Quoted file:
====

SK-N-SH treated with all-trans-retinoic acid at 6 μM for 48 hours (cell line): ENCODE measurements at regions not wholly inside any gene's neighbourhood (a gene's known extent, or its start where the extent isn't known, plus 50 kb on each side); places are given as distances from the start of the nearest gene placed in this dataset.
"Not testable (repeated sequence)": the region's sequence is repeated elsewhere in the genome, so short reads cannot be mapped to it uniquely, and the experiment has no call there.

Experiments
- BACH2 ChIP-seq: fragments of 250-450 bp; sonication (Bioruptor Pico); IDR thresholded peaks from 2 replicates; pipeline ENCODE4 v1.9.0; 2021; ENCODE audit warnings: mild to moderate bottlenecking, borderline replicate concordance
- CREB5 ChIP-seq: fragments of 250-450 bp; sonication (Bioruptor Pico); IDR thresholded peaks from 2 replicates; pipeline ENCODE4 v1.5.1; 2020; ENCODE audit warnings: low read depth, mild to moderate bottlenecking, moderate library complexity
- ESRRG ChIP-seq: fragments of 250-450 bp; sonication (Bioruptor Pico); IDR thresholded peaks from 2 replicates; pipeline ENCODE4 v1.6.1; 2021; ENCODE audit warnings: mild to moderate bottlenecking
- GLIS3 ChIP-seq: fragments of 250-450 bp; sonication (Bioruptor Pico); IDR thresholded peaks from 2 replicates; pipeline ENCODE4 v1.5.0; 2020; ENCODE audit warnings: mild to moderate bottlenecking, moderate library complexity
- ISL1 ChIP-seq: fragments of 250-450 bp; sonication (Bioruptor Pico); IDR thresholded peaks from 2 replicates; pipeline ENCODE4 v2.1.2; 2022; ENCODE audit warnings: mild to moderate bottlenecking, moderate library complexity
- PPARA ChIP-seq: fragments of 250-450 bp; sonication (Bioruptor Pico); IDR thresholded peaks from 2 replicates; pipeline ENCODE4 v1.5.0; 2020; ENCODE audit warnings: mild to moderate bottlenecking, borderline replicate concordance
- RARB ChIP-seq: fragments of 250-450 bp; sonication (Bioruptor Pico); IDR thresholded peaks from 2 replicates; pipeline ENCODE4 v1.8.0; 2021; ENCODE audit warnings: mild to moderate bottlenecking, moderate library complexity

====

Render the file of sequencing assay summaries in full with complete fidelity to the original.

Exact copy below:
SK-N-SH treated with all-trans-retinoic acid at 6 μM for 48 hours (cell line): ENCODE measurements at regions not wholly inside any gene's neighbourhood (a gene's known extent, or its start where the extent isn't known, plus 50 kb on each side); places are given as distances from the start of the nearest gene placed in this dataset.
"Not testable (repeated sequence)": the region's sequence is repeated elsewhere in the genome, so short reads cannot be mapped to it uniquely, and the experiment has no call there.

Experiments
- BACH2 ChIP-seq: fragments of 250-450 bp; sonication (Bioruptor Pico); IDR thresholded peaks from 2 replicates; pipeline ENCODE4 v1.9.0; 2021; ENCODE audit warnings: mild to moderate bottlenecking, borderline replicate concordance
- CREB5 ChIP-seq: fragments of 250-450 bp; sonication (Bioruptor Pico); IDR thresholded peaks from 2 replicates; pipeline ENCODE4 v1.5.1; 2020; ENCODE audit warnings: low read depth, mild to moderate bottlenecking, moderate library complexity
- ESRRG ChIP-seq: fragments of 250-450 bp; sonication (Bioruptor Pico); IDR thresholded peaks from 2 replicates; pipeline ENCODE4 v1.6.1; 2021; ENCODE audit warnings: mild to moderate bottlenecking
- GLIS3 ChIP-seq: fragments of 250-450 bp; sonication (Bioruptor Pico); IDR thresholded peaks from 2 replicates; pipeline ENCODE4 v1.5.0; 2020; ENCODE audit warnings: mild to moderate bottlenecking, moderate library complexity
- ISL1 ChIP-seq: fragments of 250-450 bp; sonication (Bioruptor Pico); IDR thresholded peaks from 2 replicates; pipeline ENCODE4 v2.1.2; 2022; ENCODE audit warnings: mild to moderate bottlenecking, moderate library complexity
- PPARA ChIP-seq: fragments of 250-450 bp; sonication (Bioruptor Pico); IDR thresholded peaks from 2 replicates; pipeline ENCODE4 v1.5.0; 2020; ENCODE audit warnings: mild to moderate bottlenecking, borderline replicate concordance
- RARB ChIP-seq: fragments of 250-450 bp; sonication (Bioruptor Pico); IDR thresholded peaks from 2 replicates; pipeline ENCODE4 v1.8.0; 2021; ENCODE audit warnings: mild to moderate bottlenecking, moderate library complexity